(Mountain View, Calif.) — The fabric that builds the Mountain View community is one that is diverse and vibrant. Those who call Mountain View home come from every walk of life, and as a City, we honor those differences, those histories, and we believe that the heart of every community comes not just from what we similarly love, but very much from the beauty of what makes us all unique.
In the week since the death of George Floyd, we have collectively felt the pain, the anger, and the concern regarding what we all horrifically witnessed. Without trust and transparency between those who protect and serve, and those who call their cities, counties, and states home, communities face even further divides that can lead to irreparable damage.
In Mountain View, we believe in honoring and recognizing our diversity and we believe in making every effort to not only acknowledge challenges in our community, but working together to build one another up and move ever forward, together.
“I share in the sorrow and anger our nation has been expressing in the wake of the tragic death of Mr. George Floyd in Minneapolis and stand in solidarity with those who call out the institutionalized racism that has plagued this country. I have always been proud of Mountain View for our great appreciation of our diversity and our efforts to ensure that we are a community for all, which in fact, has been a City Council goal for the last several years,” said Mayor Margaret Abe-Koga. “Our entire City organization is committed to providing exemplary services and assistance to all of our residents with respect, compassion and care. I appreciate our Mountain View Police Department and each of its members who protect our community with those same values and work hard to build connections and trust within our community."
Mountain View Police Chief Max Bosel released a statement on Friday to the Mountain View community regarding the Department’s condemning the actions of Minneapolis police officers that led to the death of George Floyd, as well as a solemn vow to uphold the expectations of the community regarding officer conduct.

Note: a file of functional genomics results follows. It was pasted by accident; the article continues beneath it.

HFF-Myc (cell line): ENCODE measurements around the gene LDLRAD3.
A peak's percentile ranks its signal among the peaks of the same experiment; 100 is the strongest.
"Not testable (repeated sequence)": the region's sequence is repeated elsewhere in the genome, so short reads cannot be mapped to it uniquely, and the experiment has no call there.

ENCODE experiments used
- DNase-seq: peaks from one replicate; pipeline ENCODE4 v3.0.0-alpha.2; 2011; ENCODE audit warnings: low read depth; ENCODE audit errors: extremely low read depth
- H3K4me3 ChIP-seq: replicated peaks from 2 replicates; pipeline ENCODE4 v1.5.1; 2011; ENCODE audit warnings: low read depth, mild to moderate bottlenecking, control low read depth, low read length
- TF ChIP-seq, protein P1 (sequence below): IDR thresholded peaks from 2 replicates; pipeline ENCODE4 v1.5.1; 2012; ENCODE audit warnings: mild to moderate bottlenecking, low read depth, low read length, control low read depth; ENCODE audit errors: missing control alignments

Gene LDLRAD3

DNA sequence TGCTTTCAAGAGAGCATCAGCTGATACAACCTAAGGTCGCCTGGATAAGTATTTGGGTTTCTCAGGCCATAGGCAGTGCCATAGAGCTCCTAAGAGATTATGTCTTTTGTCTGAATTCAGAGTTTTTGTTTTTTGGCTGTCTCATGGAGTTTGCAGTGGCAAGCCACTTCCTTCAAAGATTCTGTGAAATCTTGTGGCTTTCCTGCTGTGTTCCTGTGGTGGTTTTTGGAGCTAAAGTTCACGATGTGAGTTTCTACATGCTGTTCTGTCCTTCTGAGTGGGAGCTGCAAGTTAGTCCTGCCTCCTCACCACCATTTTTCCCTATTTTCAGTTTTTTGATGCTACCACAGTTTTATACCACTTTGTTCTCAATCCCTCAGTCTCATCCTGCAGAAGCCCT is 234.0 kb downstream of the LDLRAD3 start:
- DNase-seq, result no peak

“I want to convey my thoughts and feelings of sorrow for the loss of life and violence in Minneapolis, and reflect on the tragic death of George Floyd and its impact on the fabric of the trust and support that all peace officers in our nation rely on to protect and serve,” Bosel said. “This aberrant, inexcusable, and inexplicable incident has angered the policing profession. It goes against the tremendous service many peace officers across this nation perform each and every day.
“At the Mountain View Police Department, we will continue to focus on our commitment to the values, ethical standards, and priorities of our City, our Department and our community. We will continue to do all we can to provide exceptional service to you by working first and foremost with compassion and care for all. We are honored to be able to protect and serve all those who call Mountain View home.”
Deputy Police Chief Chris Hsiung echoed Chief Bosel’s sentiments, saying that in his more than 25 years in law enforcement, the oath to protect and serve all with care and compassion hasn’t changed.
“As someone who has spent more than 25 years in this profession, our oath hasn’t changed from our first day on the job – we promised to protect and serve all of those in our community. We promised to build bridges, not barriers. We promised to be the best we could be, not just for us, but for you,” he said. “To protect and serve applies to all. We, as a profession, must honor that. We must be better. We must never stop trying to be better. And we must continue to build trust and dialogue with the communities we serve.”
The Mountain View Police Department continues to make its policies, procedures, and Policing Plan available to view at any time at mvpd.gov. The Department also incorporates many of President Barack Obama’s 21st Century Policing Task Force Final Report recommendations as part of their operations and training curriculum, which was prepared in 2016 and continues to serve as a model to law enforcement agencies today. For Mountain View, much of what the report recommended was already in practice at the Department before the report was published.